(A) Molecular architecture of the R18 ring in hexamers as observed in the crystal structure (PDBID: 4xfx). (B) Molecular structure of BHC and myo-IP6. (C) Binding of IP6 and (D) BHC to the ring of R18. (E) The angle of inclination is defined as the angle between the plane defined by the 6-membered rings and the plane of the CA-hexamer. Time evolution of the inclination angle for IP6 and BHC. The 2 molecules exhibit different inclination angles. (F) NCFGs within 3.4 Å of R18. (G) Number of R18 within 3.4 Å of IP6 and BHC. Numerical data for panels E, F, and G can be found in S9 Data. BHC, benzenehexacarboxylic acid; IP6, inositol hexakisphosphate; NCFG, number of negatively charged functional group.
S7 Fig. In vitro assembly of CA-SP1-NC and CA, NL4-3 strains.
(A–F) Negatively stained TEM images of WT (A, B), K25N (C, D) and K25A (E, F) CA-SP1-NC. The mutants produce virus-like particles with immature morphologies. Assemblies in (A, C, E) contain 2 mg/ml of the respective protein in 50 mM Tris-HCl (pH 8.0), 100 mM NaCl. Assemblies in (B, D, F) contain 10 mg/ml of the respective protein in 50 mM MES (pH 6.0), 10 μM IP6. (G–J) Negatively stained TEM images of WT (G, H) K25N (I) and K25N (J) CA show virus-like particles of mature morphology, namely tubes and cones. Assemblies in panel (G) contain 20 mg/ml CA in 50 mM Tris-HCl (pH 8.0), 2.4 M NaCl. Assemblies in panels H, L, and J contain 20 mg/ml of the respective protein in 50 mM MES (pH 6.0), 9 μM IP6. TEM, transmission electron microscopy; WT, wild-type.
S8 Fig. 2D 13C-13C correlation MAS NMR spectra of conical assemblies of CA (CORD, magenta) and CA K25N mutant (RFDR, light blue).
The assemblies contain 20 mg/ml of the respective protein in 50 mM MES (pH 6.0), 0.9 μM IP6. The similar chemical shifts indicate that K25N mutant is folded and its overall structure is the same as in the WT CA conical assemblies. CORD, combined R2vn-driven spin diffusion; IP6, inositol hexakisphosphate; MAS, magic angle spinning; RFDR, homonuclear radio-frequency driven recoupling; WT, wild-type.
S9 Fig. CA retention imaging assay distinguishes WT, hyperstable, and hypostable HIV-1 capsid phenotypes.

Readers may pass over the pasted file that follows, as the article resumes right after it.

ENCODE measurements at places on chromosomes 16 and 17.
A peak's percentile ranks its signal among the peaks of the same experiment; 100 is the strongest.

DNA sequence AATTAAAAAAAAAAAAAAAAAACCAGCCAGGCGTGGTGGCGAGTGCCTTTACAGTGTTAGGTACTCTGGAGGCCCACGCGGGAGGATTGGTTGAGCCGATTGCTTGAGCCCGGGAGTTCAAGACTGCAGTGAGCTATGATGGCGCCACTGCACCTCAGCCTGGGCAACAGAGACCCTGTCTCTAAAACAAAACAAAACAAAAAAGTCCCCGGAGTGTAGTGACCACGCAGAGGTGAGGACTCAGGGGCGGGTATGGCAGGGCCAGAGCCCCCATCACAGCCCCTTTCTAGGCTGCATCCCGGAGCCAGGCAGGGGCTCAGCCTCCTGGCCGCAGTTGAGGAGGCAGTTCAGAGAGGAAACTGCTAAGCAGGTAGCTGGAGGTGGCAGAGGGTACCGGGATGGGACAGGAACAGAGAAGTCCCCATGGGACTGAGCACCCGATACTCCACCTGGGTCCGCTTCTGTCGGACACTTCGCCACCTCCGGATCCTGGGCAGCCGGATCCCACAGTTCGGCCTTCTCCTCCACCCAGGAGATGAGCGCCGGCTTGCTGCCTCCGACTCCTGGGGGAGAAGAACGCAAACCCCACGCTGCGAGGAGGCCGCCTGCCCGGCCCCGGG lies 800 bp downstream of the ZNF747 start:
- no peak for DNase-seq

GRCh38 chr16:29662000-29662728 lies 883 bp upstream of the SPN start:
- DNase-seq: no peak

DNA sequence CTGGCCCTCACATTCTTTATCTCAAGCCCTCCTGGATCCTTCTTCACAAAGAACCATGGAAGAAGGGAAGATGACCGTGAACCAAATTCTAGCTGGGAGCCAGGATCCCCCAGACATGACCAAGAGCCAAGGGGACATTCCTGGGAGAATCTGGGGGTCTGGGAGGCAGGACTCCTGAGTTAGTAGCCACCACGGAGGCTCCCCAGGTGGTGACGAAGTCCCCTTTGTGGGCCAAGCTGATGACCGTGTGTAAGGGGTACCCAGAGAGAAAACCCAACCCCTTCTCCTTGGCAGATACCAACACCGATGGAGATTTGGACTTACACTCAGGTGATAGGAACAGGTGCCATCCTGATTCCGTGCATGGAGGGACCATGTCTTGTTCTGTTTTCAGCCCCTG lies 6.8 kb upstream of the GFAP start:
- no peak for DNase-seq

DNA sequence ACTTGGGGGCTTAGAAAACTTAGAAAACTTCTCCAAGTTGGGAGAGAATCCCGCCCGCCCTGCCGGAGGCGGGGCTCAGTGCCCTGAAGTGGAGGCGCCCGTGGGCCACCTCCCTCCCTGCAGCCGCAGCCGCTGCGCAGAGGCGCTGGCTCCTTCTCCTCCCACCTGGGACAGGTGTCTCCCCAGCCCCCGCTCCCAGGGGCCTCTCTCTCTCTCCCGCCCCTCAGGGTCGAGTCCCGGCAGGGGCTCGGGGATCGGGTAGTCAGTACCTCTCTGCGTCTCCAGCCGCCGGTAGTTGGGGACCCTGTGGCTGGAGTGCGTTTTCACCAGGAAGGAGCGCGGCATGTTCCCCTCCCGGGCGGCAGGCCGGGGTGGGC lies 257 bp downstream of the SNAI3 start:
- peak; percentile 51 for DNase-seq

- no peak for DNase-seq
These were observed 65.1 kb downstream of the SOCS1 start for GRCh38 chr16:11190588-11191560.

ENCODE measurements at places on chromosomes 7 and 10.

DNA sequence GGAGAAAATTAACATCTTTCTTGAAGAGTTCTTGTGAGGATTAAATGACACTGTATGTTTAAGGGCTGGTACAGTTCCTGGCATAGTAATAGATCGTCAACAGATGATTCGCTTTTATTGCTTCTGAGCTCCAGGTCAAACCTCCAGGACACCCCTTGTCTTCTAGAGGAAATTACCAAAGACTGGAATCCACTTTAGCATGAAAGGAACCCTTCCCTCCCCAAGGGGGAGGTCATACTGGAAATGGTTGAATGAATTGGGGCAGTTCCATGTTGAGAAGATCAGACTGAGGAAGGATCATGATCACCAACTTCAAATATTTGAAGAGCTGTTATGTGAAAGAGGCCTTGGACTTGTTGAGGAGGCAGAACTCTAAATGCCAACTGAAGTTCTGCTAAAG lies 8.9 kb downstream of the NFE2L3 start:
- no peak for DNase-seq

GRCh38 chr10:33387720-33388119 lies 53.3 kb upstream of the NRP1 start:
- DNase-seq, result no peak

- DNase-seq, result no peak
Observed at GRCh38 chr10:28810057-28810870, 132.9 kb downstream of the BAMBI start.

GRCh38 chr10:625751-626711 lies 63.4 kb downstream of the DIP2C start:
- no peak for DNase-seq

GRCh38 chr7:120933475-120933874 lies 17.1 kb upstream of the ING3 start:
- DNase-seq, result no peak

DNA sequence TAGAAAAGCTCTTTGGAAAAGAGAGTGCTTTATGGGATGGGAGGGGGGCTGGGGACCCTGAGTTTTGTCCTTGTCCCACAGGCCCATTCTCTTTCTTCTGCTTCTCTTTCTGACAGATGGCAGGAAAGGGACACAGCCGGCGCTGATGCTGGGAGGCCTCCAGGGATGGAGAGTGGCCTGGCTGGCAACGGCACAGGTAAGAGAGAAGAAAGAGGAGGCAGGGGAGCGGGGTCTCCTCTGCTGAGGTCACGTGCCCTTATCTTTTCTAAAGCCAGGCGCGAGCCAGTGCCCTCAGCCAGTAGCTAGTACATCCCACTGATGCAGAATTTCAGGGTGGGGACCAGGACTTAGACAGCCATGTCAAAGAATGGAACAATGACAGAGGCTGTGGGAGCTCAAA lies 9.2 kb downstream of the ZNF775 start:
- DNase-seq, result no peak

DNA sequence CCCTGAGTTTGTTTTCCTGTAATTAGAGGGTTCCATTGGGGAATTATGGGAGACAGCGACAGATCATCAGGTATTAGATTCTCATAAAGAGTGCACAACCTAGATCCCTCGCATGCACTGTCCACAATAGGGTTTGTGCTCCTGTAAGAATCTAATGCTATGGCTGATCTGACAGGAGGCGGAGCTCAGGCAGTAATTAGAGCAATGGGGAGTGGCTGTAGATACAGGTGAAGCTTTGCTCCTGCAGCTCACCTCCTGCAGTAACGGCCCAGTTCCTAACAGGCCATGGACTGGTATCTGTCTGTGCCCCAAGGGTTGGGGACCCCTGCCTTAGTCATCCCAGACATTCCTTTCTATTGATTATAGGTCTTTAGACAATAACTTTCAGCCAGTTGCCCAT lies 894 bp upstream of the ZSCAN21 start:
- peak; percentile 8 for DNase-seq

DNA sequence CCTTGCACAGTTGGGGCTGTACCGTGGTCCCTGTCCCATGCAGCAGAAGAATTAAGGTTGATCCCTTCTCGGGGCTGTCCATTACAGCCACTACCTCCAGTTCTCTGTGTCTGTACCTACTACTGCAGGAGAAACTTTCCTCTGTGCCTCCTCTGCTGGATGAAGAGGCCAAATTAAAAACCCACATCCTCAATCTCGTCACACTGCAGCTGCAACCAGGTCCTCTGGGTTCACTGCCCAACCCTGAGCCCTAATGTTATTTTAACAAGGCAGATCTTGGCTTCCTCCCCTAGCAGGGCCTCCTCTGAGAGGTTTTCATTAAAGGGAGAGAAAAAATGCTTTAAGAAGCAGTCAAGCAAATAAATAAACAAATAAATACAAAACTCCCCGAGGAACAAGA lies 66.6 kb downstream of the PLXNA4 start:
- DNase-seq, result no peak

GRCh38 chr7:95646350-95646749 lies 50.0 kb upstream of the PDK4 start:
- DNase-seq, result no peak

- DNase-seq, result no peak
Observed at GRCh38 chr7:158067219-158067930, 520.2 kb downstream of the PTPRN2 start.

(A) Schematic of the in vitro capsid stability assay. An intact virus membrane (without permeabilization, left) traps loose CA, such that a stable and unstable capsid have similar stained CA fluorescence signals. Upon light permeabilization of the virus membrane (right), loose CA can diffuse from the virus particle and does not contribute to the stained CA fluorescence signal. Fluorescently labeled IN associated with the RNA genome remains trapped within the lightly permeabilized virus membrane. Comparing the IN-normalized CA staining retention upon light permeabilization permits differentiation of stable and unstable capsid. (B) Viruses packaging mRuby3-IN in trans with WT CA or CA bearing the indicated mutations were captured on glass either with or without prefixation virus membrane permeabilization, immunostained for CA, and imaged. The number of CA particles per IN particles is shown for each virus +/− permeabilization. E45A and K203A HIV-1 are included as examples of hyperstable and hypostable CA mutants, respectively. Error bars indicate SEM for 2 experiments. (C) The mean fluorescence intensity of CA staining for each imaged virus particle is shown, with the overall mean intensity for the population indicated by the purple bar. Representative results are shown from 1 experiment. ** P < 0.01; *** P < 0.001; **** P < 0.0001. Numerical data for panels A and B can be found S10 Data. IN, integrase; WT, wild-type.
S10 Fig. The effect of IP6 on HIV-1 CA retention.
WT or mutant viruses containing mRuby3-IN were captured on glass, lightly permeabilized, and incubated for 2 h in STE buffer with or without 100 μM IP6. Viruses were lightly permeabilized again, fixed, immunostained for CA, and imaged. (A) The number of CA particles per IN particles is shown for each virus +/− IP6. Error bars indicate SEM for 2 experiments. (B) The data from panel A are shown expressed as the fold change of CA staining retained for each virus with the addition of IP6 during incubation. (C) The mean fluorescence intensity of CA staining for each imaged virus particle is shown, with the overall mean intensity for the population indicated by the purple bar. Representative results are shown from 1 experiment. * P < 0.05; ** P < 0.01; *** P < 0.001; **** P < 0.0001. Numerical data for panels A, B, and C can be found in S11 Data. IN, integrase; IP6, inositol hexakisphosphate; WT, wild-type.